In this section:
- Bindon Mill Hydro-Turbine, Wool
- Botley landslip repair scheme
- Bournemouth Beach Groynes
- Colnebrook, Scour Protection
- Emergency Sea Wall Stabilisation, Dover
- HALFWAY BRIDGE SCOURS
- Hambledon gabion retaining wall for a new drainage outlet
- Hamble Embankment
- Lilliput Road Retaining Wall for Property Development
- Long Curtain Moat
- Pirbright embankment stabilisation
- Poole Town Quay (Phase 2)
- Romsey Road Bridge Replacement (M27)
- Wrecclesham Landslip Repairs
Long Curtain Moat
Client – Portsmouth City Council
Value – £9,500
Duration – 2 weeks
Type – Sea Defence
Suttle Projects were contracted to carry out the repairs that were required to repoint the open joints and replace and secure the missing stone blockwork, in various locations, along the 35m long vertical seawall at Long Curtain Moat, in Old Portsmouth.
Prior to repointing the joints with a M60 mortar mix, each one was cleaned. This involved clearing areas of algae and, by utilising a hand-breaker, removing the loose and unsound material.
The repointing works along the lower sections of the seawall were tidally constrained. Thus, the works were carried out either side of low tide. Operatives were supplied with life jackets and a life buoy, and efforts to clear the working area began comfortably before the end of each shift. This ensured that there was adequate time to safely vacate the area.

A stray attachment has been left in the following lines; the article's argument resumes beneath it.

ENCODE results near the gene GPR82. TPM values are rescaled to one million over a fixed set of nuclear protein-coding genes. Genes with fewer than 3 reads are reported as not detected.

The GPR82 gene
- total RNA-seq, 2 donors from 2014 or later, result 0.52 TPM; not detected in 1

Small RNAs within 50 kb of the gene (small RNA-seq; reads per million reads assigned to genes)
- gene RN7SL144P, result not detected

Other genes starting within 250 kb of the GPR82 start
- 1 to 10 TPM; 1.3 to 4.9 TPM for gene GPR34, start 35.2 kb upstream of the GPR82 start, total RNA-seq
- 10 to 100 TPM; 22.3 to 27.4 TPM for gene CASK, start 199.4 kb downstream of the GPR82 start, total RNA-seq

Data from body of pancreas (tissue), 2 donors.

The stone blockwork was held in a compound by Portsmouth City Council which was transported to the site by a 5T mini-excavator. Blocks were cut to the correct size on site.
In replacing the stone blockwork, it was necessary to install a scaffold. This was set up with a double guard rail to ensure the operative’s safety whilst working at height. The operative on the scaffold placed the mortar and dowel bars prior to the blockwork being lifted into position by the mini-excavator, avoiding the need for manual handling.
The weather and sea conditions were monitored at all times to ensure that the exposed areas of the seawall were protected from possible damage.
Although the seawall is not a designated scheduled monument, the structures either side of the wall are. Therefore, care was required to ensure that these were not damaged during the construction period. Care was also taken to ensure that none of the works impacted negatively on the surrounding environment. Biodegradable hydraulic oil was used in the machinery and, where required, the removal of algae was done by eco-friendly pressure washing.
The beach area and promenade remained open to the public throughout the works and Suttle Projects were required to take appropriate precautions to protect the public.